This learning page is based on examples. Oracle LPAD function allows formatting an output of a SQL query or a PL/SQL code. The function fills the string from left side with defined characters and by default the padding character is “space”. The Oracle LPAD syntax is following:
LPAD (<string>, <nr_of_length> [,<padding_string>]);
The following LPAD examples are using text “Oracle DBA” and to know the string length we will use Oracle Length function. Take a look at the following example below.
SELECT length('Oracle DBA') FROM dual;
The output of the last query shows 10 characters. To pad the character we will set Oracle LPAD length to 11 and the output shows the “Oracle DBA” string (with a space in front of it). The LPAD fills by default the free space with white-space.
SELECT LPAD ('Oracle DBA',11) FROM dual;
The second Oracle LPAD example is same as the last one only in this time we will define our own character and this will be an asterisk (*). You will see a *-character in front of the “Oracle DBA” string in the output. You may wonder why there is only 1 star – we did declare the length to 11 characters. The Oracle LPAD fills only the free places from left.
SELECT LPAD ('Oracle DBA',11,'*') FROM dual;
The third LPAD query has length less than 10 characters which is the input string length. Take a look at the query output the “Oracle DBA” has become to “Oracle” and there are no star characters on the left side. Oracle LPAD will truncate your input string if it doesn’t fit into the length size and there are no stars because no free space has available. The input string doesn’t fit into 6 characters.
SELECT LPAD ('Oracle DBA',6,'*') FROM dual;
The example below shows how to format the SQL query output using Oracle LPAD function. The Select statement is done using Oracle Dual table and the CONNECT BY hierarchical operator to generate 10 lines. The Oracle Rownum function gets its value dynamically increasing per every next row and it set in the query to use it as the LPAD length parameter. For example on the first row’s LPAD length will be 10 + 1 or 11 and on the 10th row’s length are 20 characters. Take a look at the output how the left-padded free space will be filled with *-characters.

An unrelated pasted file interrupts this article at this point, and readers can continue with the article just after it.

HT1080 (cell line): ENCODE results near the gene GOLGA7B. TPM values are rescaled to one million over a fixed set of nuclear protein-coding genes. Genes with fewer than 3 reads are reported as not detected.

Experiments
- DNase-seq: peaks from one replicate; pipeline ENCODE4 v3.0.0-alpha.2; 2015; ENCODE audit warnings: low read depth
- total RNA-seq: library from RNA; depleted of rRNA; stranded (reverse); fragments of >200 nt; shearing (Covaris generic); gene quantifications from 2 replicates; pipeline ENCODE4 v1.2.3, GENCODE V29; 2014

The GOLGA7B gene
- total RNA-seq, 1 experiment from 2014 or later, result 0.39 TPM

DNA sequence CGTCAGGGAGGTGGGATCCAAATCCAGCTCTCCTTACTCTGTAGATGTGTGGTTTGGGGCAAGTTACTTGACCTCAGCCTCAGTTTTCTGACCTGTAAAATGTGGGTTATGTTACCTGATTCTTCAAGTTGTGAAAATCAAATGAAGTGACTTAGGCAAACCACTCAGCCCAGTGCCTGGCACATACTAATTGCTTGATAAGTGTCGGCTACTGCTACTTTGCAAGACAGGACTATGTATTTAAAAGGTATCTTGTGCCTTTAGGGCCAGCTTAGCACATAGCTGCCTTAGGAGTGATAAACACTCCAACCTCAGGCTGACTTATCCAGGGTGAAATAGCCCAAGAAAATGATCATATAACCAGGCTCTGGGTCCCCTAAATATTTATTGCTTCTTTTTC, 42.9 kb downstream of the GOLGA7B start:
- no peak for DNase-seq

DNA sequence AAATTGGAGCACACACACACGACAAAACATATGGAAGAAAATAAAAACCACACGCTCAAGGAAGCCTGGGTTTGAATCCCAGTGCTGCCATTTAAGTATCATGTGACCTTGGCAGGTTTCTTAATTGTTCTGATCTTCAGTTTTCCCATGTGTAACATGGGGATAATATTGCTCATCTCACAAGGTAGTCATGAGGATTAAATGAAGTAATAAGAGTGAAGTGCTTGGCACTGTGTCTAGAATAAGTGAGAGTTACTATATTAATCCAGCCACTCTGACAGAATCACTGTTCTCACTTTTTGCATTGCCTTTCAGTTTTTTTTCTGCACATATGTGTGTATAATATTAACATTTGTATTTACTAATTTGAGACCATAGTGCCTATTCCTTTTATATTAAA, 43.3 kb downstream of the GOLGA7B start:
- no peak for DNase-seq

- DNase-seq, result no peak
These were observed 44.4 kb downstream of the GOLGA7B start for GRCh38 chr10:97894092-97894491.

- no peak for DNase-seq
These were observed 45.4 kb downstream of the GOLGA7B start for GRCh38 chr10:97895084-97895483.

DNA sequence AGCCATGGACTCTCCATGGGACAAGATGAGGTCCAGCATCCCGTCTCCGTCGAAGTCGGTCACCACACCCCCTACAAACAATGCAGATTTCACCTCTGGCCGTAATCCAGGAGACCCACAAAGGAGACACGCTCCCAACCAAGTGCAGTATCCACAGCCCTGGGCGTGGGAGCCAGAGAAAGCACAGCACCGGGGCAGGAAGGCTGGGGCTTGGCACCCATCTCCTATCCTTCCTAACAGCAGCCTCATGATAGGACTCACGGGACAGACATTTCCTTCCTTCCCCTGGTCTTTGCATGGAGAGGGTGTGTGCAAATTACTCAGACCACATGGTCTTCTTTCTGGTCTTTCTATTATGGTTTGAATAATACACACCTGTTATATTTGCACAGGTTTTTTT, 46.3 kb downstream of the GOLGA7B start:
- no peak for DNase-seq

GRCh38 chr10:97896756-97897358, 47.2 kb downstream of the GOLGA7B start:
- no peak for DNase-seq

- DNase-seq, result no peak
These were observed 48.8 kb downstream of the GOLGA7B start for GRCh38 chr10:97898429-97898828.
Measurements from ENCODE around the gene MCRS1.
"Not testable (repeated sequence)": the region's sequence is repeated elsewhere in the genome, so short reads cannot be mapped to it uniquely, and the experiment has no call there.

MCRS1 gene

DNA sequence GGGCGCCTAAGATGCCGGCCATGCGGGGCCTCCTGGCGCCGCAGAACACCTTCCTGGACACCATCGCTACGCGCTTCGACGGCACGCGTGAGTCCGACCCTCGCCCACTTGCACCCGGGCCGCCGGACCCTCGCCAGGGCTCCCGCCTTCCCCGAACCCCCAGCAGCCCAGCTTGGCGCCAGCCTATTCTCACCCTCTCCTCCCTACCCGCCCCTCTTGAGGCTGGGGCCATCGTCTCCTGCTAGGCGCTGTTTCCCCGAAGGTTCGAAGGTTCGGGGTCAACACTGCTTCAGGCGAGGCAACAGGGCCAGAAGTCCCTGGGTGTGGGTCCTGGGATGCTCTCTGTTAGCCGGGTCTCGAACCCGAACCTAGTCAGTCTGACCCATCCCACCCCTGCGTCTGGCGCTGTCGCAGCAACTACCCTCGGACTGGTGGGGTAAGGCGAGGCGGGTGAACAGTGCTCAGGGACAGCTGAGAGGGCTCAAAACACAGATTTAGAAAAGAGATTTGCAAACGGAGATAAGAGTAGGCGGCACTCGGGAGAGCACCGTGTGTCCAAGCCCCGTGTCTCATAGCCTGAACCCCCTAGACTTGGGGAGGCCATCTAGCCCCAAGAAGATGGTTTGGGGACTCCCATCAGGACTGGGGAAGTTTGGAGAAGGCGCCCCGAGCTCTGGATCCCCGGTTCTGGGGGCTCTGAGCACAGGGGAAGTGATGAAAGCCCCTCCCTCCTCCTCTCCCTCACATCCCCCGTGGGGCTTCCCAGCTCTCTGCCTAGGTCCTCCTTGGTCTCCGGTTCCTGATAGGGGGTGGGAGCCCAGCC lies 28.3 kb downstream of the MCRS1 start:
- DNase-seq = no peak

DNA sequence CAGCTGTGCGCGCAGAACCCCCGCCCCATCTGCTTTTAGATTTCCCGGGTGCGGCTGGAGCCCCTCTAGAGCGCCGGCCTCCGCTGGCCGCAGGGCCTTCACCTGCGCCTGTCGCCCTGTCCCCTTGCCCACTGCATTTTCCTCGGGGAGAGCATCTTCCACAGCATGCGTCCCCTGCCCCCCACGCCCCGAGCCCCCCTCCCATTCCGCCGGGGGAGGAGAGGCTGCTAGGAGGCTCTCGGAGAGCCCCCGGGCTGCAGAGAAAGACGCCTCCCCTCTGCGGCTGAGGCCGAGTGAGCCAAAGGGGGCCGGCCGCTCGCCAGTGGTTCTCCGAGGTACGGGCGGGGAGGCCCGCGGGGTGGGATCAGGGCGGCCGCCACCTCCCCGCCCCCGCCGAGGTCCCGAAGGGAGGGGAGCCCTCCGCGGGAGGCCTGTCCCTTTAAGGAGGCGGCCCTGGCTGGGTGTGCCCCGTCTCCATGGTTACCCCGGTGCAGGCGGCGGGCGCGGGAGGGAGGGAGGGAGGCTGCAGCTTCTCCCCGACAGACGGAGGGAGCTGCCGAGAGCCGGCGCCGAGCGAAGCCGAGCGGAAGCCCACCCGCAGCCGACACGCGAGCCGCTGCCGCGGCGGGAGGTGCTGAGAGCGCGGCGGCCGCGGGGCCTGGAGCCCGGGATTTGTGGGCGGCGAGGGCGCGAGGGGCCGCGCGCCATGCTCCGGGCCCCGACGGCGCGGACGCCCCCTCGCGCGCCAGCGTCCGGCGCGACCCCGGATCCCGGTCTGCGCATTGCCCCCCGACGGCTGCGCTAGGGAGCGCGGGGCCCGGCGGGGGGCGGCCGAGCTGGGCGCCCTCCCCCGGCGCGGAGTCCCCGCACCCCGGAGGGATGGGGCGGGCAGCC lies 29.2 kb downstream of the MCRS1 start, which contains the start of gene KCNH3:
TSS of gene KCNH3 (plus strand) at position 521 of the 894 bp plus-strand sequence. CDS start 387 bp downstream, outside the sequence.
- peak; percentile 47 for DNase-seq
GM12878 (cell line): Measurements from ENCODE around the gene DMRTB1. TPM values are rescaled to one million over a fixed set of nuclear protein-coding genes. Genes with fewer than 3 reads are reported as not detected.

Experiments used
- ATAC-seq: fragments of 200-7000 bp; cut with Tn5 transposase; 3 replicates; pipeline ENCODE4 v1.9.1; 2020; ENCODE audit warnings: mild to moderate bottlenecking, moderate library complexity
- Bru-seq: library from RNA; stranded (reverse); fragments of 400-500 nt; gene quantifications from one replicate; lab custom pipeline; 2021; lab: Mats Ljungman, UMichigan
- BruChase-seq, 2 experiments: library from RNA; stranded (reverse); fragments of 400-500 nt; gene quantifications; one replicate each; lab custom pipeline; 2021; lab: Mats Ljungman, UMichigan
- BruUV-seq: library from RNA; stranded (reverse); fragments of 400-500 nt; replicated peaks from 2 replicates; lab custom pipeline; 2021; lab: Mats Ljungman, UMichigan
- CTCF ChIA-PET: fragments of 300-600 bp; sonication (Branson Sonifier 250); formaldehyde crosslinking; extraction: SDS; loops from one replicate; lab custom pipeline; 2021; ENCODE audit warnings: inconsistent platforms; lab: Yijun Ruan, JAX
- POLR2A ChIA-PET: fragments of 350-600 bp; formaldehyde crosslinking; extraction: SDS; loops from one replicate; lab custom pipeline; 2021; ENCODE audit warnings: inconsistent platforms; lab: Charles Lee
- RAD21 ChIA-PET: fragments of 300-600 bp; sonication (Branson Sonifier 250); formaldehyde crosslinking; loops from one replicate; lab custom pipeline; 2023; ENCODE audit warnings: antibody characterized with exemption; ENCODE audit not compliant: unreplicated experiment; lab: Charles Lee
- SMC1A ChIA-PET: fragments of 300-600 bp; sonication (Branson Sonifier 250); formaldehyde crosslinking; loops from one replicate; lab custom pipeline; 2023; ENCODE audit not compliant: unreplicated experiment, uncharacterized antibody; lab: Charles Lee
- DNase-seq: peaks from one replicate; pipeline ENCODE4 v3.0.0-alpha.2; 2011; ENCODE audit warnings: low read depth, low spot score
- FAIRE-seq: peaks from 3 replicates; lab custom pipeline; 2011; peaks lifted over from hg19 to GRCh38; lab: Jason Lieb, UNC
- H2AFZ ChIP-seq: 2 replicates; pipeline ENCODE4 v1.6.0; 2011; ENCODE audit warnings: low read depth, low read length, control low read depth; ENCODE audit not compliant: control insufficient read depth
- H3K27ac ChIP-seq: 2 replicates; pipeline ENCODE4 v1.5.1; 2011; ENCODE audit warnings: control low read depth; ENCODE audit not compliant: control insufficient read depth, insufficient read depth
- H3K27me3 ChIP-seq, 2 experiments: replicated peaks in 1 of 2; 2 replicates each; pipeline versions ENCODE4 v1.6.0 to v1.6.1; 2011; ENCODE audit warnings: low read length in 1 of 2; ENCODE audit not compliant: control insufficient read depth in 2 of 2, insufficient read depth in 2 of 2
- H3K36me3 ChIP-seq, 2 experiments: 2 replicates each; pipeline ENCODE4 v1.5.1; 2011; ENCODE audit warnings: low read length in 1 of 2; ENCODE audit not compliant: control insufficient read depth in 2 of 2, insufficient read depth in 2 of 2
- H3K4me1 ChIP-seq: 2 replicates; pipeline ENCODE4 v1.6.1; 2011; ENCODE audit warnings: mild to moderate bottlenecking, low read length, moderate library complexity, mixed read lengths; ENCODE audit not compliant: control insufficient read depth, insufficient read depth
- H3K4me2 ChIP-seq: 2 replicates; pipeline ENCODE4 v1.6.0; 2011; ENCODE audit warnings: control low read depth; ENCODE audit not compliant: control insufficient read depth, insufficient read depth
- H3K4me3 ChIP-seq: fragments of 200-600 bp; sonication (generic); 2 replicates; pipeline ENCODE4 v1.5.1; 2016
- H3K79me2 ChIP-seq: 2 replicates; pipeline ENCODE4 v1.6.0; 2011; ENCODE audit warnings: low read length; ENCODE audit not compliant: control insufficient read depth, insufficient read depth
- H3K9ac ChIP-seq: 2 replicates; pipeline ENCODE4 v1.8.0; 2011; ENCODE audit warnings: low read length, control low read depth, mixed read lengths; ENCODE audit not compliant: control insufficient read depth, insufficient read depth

SELECT LPAD ('Oracle DBA',10+rownum,'*') FROM dual CONNECT BY rownum < 11;
It’s important to know that pad string doesn’t have to be only 1 character it can be a text or a pattern. The query below is same as the last one with only larger LPAD string “*-*-” and Oracle LPAD will use for first 3 lines only part of it. The pad string will be in its full length starting from the 4th row.
SELECT LPAD ('Oracle DBA',10+rownum,'*-*-') FROM dual CONNECT BY rownum < 11;
The Oracle LPAD truncating example below has Oracle Rownum amount subtracted from the amount of 10 (10-rownum) and since we do have 10 rows the lowest row LPAD length will become zero. The SQL query returns text with decreasing length amount and that is smaller than the input string own length (10).
SELECT LPAD ('Oracle DBA',10-rownum,'*') FROM dual CONNECT BY rownum < 11;
Oracle LPAD can become quite handy to find out white-spaces in the string on the left side or it can be used on reports to align text on left. There are many more ways to format the output using Oracle LPAD and that makes it quite important to know.
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